Tong Keat has an M.A. in Violin Performance from MTSU in Tennessee. He is the founder of Just Violin, a free resources site for violinists.
What Is Violin Intonation?
Intonation refers to the accuracy of pitch, where notes can sound higher or lower than expected if the performers are not well-trained. Most violin students spend much of their effort on intonation in their practice routine.
Bad intonation can dampen the instrument's tone quality and weaken the harmonic effect of the whole ensemble. The audience will feel uncomfortable or less impressed with a performance with poor intonation.
According to Carl Flesch, a famous violin pedagogue, good intonation is about having good ears and sensitive fingers to adapt quickly within a split second as the note is played. Bayla Keyes, violin professor at the Boston University, said that good intonation is both an acoustic reality and a kind of societal compromise. People are already accustomed to hearing certain kinds of sound.
By knowing the three intonation systems, we will understand why sometimes the best-sounding note might not be at the correct pitch. Besides that, we will learn how sympathetic vibration and a good left-hand technique can help us play the violin with more accuracy.
The Three Systems of Intonation
1. Equal Temperament
This is how a piano is tuned. In the equal temperament system, an octave is divided into twelve parts, and every semitone is "tempered" so that they are all the same distance apart. Whenever the violinist is playing in a unison passage with the piano, it is best to use the equal temperament tuning.
2. Just Intonation (modeled after the Pythagorean system)
This is an intonation system based on the pure sonorities of the intervals, like how violinists tune their open strings to the interval of fifths. The best-sounding fifths that give a nice "ring" will be slightly larger than the fifths found in the equal temperament system.
The intervals of thirds and sixths will create a "third" tone, making them a pleasant sound to the performers and listeners. Just intonation is mainly used in double-stops, chordal passages, and to a certain extent, in ensemble playing.
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3. Expressive Intonation
This intonation system is suitable to be used for solo repertoire. Sharp notes are played higher and flat notes lower, resulting in, for example, G-sharp being higher than A-flat. Semitones are usually played very close together to get the "maximum" expression. In a piece of music in G major, a very high F-sharp will increase the tendency for it to resolve upwards to G; hence it raises the tension and the emotional effect of the music. The same thing applies to a descending semitone.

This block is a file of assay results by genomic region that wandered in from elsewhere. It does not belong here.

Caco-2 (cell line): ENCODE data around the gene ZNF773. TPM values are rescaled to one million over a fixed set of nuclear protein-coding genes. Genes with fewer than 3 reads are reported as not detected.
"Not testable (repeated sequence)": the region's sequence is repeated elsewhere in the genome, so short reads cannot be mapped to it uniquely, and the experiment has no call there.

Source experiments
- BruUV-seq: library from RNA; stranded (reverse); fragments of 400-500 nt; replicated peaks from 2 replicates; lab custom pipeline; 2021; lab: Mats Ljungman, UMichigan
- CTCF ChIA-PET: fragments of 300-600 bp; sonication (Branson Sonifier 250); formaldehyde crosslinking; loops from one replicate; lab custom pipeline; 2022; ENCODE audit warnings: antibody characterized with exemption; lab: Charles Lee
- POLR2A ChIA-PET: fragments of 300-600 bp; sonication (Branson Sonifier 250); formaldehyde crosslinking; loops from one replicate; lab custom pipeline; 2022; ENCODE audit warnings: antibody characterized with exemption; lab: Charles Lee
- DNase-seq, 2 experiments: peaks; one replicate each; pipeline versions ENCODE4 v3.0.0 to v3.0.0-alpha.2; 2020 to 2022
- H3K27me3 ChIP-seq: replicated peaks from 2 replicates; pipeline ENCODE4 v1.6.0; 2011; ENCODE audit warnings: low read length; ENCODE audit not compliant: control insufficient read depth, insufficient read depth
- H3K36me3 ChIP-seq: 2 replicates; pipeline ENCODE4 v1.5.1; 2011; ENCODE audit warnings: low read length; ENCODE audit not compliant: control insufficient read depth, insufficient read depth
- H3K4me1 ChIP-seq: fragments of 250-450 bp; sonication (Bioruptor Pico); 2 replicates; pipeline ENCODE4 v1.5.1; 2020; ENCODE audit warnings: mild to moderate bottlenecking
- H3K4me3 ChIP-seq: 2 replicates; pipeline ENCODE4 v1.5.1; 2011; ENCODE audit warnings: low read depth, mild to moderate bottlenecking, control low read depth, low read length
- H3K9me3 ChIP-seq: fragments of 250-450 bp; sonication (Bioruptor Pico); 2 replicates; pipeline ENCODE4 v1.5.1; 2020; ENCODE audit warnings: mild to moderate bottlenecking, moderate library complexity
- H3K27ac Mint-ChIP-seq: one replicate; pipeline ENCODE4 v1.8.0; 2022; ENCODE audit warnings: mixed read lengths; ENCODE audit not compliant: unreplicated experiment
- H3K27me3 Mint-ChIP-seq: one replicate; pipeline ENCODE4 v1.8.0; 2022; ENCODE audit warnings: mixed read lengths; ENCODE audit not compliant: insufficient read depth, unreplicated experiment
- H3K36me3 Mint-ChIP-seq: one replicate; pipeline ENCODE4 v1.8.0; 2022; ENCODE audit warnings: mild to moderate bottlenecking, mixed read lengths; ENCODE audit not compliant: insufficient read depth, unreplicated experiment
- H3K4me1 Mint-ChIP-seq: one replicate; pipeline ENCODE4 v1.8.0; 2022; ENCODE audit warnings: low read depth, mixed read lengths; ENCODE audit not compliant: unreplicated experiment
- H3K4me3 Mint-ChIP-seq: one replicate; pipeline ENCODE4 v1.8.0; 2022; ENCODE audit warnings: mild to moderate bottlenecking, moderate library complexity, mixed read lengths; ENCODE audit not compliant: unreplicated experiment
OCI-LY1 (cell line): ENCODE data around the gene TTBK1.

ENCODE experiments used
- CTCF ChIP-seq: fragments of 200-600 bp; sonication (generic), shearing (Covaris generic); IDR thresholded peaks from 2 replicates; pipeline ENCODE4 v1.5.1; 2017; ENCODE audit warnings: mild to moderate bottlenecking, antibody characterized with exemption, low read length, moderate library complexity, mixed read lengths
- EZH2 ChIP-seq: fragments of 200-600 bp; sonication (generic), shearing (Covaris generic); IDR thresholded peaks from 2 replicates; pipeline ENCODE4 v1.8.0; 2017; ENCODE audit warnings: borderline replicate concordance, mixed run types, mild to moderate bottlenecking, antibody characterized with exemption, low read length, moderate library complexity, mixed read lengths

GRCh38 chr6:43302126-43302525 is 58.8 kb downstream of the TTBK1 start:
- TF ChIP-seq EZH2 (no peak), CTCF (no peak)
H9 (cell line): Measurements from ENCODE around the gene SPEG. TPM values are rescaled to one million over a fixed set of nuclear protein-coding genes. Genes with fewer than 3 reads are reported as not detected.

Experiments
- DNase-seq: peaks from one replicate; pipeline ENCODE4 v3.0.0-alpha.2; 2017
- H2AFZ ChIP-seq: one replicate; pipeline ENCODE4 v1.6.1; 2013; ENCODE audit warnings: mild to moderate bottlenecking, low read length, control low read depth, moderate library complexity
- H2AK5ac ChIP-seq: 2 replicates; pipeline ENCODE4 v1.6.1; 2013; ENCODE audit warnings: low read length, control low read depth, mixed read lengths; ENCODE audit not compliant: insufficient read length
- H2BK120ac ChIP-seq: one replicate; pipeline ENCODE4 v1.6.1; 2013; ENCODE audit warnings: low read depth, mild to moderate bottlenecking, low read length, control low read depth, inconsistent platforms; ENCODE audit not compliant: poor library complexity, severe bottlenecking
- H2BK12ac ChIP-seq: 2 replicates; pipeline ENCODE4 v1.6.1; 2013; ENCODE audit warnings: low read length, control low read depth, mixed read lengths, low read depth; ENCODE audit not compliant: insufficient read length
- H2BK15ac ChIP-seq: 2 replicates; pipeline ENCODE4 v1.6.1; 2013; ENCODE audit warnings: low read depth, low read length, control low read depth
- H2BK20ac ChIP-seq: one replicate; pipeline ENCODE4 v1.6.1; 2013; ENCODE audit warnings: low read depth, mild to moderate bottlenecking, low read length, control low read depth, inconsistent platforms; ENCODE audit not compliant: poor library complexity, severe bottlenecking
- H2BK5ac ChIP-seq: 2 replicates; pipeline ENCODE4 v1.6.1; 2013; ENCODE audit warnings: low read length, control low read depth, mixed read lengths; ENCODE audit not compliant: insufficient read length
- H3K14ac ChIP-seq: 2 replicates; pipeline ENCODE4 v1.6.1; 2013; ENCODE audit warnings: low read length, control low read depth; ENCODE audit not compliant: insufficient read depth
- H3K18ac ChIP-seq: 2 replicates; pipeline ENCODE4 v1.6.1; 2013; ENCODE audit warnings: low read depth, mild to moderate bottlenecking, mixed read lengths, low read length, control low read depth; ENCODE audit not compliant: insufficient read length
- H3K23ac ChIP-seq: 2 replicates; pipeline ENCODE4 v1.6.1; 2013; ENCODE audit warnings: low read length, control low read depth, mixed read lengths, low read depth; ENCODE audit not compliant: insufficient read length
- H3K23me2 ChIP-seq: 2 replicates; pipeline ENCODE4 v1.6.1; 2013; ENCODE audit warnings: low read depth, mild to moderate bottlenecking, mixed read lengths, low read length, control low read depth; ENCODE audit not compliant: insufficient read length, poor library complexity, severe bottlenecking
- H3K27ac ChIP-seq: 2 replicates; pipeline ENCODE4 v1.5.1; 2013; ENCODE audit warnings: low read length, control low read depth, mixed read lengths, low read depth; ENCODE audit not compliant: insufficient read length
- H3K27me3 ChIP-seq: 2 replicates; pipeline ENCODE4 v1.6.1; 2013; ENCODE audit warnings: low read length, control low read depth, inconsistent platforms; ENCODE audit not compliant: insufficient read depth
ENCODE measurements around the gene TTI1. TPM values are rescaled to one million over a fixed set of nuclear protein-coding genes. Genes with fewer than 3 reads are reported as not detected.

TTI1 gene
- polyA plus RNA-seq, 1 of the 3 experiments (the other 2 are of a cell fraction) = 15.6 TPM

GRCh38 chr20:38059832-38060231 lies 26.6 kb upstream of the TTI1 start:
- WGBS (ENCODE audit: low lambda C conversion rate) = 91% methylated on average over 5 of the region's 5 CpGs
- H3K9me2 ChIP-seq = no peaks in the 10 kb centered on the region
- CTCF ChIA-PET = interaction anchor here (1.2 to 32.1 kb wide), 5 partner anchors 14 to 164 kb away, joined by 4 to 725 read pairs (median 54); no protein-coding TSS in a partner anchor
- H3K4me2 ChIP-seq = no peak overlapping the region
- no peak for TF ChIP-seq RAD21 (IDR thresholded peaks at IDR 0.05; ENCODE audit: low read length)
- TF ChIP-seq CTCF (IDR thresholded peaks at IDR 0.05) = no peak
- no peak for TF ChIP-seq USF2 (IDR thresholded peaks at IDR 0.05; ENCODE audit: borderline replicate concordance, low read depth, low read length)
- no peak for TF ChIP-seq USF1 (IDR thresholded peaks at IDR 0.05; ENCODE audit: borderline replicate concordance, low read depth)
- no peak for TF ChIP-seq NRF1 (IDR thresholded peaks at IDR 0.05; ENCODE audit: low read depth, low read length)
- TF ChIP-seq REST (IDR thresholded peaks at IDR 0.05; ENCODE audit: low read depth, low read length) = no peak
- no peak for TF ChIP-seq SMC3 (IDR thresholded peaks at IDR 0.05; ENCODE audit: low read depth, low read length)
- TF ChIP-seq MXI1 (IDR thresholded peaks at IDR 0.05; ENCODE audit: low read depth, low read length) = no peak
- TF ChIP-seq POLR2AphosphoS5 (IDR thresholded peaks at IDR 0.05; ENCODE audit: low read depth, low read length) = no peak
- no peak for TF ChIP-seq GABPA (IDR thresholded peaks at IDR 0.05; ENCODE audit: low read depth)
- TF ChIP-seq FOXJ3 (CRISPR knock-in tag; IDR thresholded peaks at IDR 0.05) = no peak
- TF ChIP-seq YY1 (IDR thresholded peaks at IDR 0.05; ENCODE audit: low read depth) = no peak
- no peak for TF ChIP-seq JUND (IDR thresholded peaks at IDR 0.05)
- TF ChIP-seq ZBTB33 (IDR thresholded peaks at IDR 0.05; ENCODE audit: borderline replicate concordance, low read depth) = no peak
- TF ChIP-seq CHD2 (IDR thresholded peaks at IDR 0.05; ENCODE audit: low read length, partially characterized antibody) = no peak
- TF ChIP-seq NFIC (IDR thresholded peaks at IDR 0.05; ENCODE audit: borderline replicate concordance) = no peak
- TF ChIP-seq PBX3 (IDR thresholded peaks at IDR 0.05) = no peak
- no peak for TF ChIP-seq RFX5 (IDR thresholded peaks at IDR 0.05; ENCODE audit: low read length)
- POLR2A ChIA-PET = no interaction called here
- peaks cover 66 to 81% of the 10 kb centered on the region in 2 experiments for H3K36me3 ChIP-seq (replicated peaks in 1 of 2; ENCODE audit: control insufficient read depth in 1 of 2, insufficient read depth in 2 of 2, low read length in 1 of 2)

Finding Sympathetic Vibration
For students at the early stages, learning to play in tune is mainly about finding that extra resonance created by sympathetic vibration. It happens when a fingered note has the same letter name with an open string that is not being played. The open-string will vibrate when the same note is played at the right pitch, assuming that the violin is tuned correctly. We can clearly see the vibrations of the open string in most cases, but it is much more helpful to hear or feel that resonance.
When the notes that will create sympathetic vibration are in tune, we can use them to find the other notes in many ways. Intervals such as perfect consonances (fourths, fifths, octaves), imperfect consonances (thirds, sixths), and semitones are all handy tools. Still, they do not guarantee to give us the best-sounding pitch because we need first to understand the role of each note within the tonal hierarchy and the different intonation systems that we need to adapt to in different cases.
Developing Left Hand Technique
Apart from having good hearings, violinists rely heavily on muscle memory to get good intonation.
In the Principles of Violin Playing and Teaching, Ivan Galamian relates our left hand to blind people who guide themselves through their paths by touching on objects. He spoke of the importance of having a “double contact” in the left hand, namely the base joint of the index finger and the thumb, to feel the changing width of the violin’s neck. The double contact occurs between the thumb and the palm against the shoulder of the violin on the higher positions. This allows our left hand to have a sense of which position we are playing in. Such contact need not be constant, especially in expressive passages that require much vibrato.
The other equally important aspect of good intonation is the frame of the left hand. A nice hand shape with proper finger height, a relaxed wrist, and a good arm level provide a framework for our fingers to identify with various finger patterns. Practicing double-stops scales in thirds or octaves, train your left hand to maintain that frame in different intervals and positions. A good hand shape also allows better finger independence – the ability for one finger to move flexibly without affecting the others.
© 2017 Goh Tong Keat